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6. Tutor (past)

From tutoring kids for years, I learned that underestimating people is a surefire way to get underwhelming results – but that if you believe in your team, you’ll be surprised by what you get back.

I also learned the importance of play: not only in kids, but also in adults! Children and grown-ups who aren’t allowed breaks become antsy or listless; they don’t do their best work, and they don’t absorb information well.

If you’re put in a position of leadership, make sure to schedule relaxation and free time as well as work… and invest emotionally in your team’s development.

7. Toy Demonstrator (past)

Many years ago, I had a job flying a tiny helicopter up and down in a rather well-known toy store, for hours and hours every day. Every day of that gig, strangers would say: “THAT looks like a fun job!”

From this, I learned never to project my own expectations about people’s professions onto them; gigs are a temporary, incomplete expression of who a person is.

You don’t “know” somebody just because you know what an IT consultant is like, or what an artist is like. Take people on their own merits.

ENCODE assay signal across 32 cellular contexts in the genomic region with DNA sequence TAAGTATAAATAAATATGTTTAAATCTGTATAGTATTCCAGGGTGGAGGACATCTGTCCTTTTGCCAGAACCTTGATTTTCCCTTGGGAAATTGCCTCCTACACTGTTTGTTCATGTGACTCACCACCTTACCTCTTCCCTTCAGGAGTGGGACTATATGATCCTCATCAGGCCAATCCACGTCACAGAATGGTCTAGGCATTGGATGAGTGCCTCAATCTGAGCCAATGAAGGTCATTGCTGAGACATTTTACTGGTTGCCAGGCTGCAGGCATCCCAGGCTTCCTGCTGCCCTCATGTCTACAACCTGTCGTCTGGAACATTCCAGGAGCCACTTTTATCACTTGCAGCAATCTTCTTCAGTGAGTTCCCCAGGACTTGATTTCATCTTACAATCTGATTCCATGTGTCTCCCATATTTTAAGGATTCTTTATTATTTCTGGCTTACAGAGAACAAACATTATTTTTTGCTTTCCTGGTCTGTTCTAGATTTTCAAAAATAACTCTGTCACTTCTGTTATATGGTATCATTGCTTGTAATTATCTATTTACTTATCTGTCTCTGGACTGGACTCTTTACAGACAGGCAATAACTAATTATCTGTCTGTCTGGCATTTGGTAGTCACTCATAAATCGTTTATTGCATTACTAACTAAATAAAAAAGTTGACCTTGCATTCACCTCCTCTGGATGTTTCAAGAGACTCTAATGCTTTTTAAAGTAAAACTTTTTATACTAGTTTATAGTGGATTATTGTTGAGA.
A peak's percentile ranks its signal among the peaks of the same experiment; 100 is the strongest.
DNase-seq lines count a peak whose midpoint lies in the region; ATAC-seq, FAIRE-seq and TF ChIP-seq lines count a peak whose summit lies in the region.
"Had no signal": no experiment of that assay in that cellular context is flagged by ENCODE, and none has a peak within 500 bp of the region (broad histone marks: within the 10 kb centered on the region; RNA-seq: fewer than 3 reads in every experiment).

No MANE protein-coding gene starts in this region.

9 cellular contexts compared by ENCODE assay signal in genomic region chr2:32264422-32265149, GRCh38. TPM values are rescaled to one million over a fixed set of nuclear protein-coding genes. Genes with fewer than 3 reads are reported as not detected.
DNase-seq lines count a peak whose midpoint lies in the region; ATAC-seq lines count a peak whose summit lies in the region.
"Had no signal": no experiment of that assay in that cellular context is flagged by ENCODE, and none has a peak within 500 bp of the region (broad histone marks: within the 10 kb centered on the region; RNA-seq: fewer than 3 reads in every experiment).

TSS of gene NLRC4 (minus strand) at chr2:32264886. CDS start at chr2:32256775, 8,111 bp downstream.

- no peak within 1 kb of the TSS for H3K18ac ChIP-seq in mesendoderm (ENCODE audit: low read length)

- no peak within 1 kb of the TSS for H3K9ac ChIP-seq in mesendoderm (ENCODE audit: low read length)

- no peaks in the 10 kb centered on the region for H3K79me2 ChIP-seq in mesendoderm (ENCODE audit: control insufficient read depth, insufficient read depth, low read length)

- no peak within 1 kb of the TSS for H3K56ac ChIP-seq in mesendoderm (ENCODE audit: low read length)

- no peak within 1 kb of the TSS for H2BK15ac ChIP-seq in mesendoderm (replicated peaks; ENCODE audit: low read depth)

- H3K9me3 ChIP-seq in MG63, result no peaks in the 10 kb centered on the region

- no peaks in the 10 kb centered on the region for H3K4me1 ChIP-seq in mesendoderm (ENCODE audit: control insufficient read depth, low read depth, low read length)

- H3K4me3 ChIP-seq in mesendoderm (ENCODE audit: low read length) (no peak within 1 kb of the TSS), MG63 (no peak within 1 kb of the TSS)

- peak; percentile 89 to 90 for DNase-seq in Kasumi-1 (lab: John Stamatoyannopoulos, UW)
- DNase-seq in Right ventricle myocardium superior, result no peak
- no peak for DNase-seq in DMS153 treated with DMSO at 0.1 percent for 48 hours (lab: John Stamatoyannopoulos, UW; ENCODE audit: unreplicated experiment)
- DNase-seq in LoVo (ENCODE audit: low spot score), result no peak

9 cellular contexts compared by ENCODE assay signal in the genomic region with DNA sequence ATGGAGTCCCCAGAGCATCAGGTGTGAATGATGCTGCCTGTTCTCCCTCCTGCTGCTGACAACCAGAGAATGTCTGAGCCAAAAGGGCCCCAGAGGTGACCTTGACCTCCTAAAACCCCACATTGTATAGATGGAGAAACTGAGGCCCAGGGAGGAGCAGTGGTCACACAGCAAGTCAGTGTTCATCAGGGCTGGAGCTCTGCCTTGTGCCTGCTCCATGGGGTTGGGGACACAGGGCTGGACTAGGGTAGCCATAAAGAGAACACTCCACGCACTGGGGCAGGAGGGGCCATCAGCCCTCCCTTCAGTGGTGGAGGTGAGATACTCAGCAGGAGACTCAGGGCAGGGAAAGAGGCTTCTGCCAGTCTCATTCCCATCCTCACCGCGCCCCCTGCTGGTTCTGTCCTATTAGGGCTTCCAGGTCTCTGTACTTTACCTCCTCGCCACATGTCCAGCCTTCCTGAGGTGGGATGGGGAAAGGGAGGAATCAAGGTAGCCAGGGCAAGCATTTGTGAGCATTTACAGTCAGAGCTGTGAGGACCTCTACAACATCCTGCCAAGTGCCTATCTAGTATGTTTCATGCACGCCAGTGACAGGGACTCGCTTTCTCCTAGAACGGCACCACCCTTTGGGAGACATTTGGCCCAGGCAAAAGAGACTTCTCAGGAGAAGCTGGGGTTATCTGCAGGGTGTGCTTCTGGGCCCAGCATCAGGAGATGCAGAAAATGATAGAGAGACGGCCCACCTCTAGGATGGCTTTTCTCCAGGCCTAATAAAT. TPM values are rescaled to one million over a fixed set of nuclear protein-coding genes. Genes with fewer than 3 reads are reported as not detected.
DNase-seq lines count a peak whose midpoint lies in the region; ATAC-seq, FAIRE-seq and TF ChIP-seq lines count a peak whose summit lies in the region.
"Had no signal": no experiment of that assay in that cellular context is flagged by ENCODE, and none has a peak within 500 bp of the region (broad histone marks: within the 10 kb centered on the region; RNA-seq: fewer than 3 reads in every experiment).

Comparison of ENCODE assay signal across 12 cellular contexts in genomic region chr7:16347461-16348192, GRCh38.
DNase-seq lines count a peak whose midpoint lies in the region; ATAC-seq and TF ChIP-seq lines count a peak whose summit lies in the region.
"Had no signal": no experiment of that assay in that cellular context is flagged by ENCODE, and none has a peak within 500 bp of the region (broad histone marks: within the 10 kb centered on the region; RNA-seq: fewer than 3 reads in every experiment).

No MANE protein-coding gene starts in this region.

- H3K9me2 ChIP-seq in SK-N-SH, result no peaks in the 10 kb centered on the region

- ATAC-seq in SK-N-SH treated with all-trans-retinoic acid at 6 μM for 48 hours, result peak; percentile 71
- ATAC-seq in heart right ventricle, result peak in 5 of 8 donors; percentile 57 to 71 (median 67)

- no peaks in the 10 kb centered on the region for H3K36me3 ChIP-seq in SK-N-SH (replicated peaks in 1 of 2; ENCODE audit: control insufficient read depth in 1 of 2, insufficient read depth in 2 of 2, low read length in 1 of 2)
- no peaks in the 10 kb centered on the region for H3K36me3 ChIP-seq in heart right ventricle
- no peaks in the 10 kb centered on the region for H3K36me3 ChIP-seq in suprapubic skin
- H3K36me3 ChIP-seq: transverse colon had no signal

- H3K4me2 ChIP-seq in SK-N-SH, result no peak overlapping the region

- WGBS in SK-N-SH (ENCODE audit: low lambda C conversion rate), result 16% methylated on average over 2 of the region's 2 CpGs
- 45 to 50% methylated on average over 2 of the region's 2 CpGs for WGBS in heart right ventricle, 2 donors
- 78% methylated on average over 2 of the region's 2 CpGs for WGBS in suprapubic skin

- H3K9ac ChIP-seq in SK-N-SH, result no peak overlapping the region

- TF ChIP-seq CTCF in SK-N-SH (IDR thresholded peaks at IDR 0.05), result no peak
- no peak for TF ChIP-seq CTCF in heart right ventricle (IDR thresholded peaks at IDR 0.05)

Because MY GOD flying a tiny helicopter for hours on end for a low hourly wage is miserable. I used to wish I could climb into that eensy-teensy helicopter and chopper myself right into the blink-y offensively neon Toyz sign… going out in an eensy-weensy adorable blaze of glory.

8. Temp (past)

Temping reinforced for me a lesson about productive unhappiness; how sometimes, you can channel dissatisfaction with your career in a positive way. As a temp, I was often dropped into random office environments – a stranger in a strange land. Often, I saw management in those offices make bad, counter-productive decisions.

But I also saw workers who not only accepted those decisions as inevitable (which was often understandable, given their environment), but who had also given up on a larger level, resigning themselves to working jobs they hated. They often took frustration at the status quo out on each other; backbiting and antagonism was more common than searching for better jobs.

I do NOT judge these workers; bad work environments can weaken your resolve to change anything, including your circumstances. And I was certainly no better; I was miserable while temping, and for a time I let that misery overwhelm me. I did do one good thing, though; I turned down several “stable” permanent jobs that would have made me desperately unhappy.

Indeed, after a while (probably too long), I used my unhappiness as fuel to start looking for new work… work that ultimately led to full-time freelancing. Would I have gotten there without such complete despair? I don’t know! Now I can look back and be grateful for that dark time… although I have no wish to return.

These 8 lessons affect not only my career, but also my day-to-day actions; they make me a kinder, more empathetic, more productive freelancer.

Most freelancers I know have the same kind of checkered career history – and their current work only benefits from it. What lessons have you carried away from your best (and worst) gigs – and how does it help you now?

Kate Hamill lives and works in New York City, where she consumes an inordinate amount of Sriracha daily. You can catch up with her on Twitter at @katerone.